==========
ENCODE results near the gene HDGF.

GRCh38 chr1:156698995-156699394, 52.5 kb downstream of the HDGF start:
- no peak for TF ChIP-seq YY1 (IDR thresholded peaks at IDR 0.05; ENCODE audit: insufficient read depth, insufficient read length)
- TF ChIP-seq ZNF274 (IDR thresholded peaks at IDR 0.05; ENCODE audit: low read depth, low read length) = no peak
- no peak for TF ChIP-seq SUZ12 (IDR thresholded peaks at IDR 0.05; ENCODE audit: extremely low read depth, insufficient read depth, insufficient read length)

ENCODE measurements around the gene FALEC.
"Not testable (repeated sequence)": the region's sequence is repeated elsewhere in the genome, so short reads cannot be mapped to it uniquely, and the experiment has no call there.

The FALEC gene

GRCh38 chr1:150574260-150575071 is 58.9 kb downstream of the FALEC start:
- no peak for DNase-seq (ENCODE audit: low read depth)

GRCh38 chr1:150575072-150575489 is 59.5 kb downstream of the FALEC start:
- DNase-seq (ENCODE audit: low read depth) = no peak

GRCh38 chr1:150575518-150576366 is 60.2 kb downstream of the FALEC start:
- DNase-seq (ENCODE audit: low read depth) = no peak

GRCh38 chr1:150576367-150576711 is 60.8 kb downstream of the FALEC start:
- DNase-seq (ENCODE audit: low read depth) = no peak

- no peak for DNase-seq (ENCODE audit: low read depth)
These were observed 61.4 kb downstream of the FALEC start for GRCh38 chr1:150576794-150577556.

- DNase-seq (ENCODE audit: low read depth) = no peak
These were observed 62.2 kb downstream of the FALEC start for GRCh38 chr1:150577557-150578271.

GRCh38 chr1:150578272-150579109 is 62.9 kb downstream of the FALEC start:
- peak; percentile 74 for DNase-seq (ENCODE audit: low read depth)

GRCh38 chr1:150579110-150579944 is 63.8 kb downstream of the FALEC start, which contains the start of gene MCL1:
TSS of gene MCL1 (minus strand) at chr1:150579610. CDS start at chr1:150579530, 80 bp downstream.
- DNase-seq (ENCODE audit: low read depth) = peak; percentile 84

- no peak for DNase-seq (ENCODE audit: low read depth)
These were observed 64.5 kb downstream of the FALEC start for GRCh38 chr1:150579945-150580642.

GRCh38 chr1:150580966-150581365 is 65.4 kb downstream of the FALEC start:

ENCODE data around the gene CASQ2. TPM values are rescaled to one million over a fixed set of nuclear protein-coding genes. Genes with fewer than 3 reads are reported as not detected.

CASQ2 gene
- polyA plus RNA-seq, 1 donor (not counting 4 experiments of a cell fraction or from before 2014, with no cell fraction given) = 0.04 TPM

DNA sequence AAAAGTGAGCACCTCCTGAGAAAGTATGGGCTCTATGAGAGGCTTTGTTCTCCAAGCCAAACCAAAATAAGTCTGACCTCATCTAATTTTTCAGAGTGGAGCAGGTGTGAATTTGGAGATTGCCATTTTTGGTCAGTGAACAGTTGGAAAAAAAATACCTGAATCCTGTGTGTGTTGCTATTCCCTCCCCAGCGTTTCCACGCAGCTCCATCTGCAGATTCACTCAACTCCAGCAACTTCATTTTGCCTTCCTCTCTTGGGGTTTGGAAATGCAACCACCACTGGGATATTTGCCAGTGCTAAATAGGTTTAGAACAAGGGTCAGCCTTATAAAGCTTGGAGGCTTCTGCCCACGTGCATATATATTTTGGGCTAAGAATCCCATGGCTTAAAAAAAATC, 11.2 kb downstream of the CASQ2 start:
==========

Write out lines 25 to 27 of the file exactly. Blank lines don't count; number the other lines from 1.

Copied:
- DNase-seq (ENCODE audit: low read depth) = peak; percentile 84

- no peak for DNase-seq (ENCODE audit: low read depth)
These were observed 64.5 kb downstream of the FALEC start for GRCh38 chr1:150579945-150580642.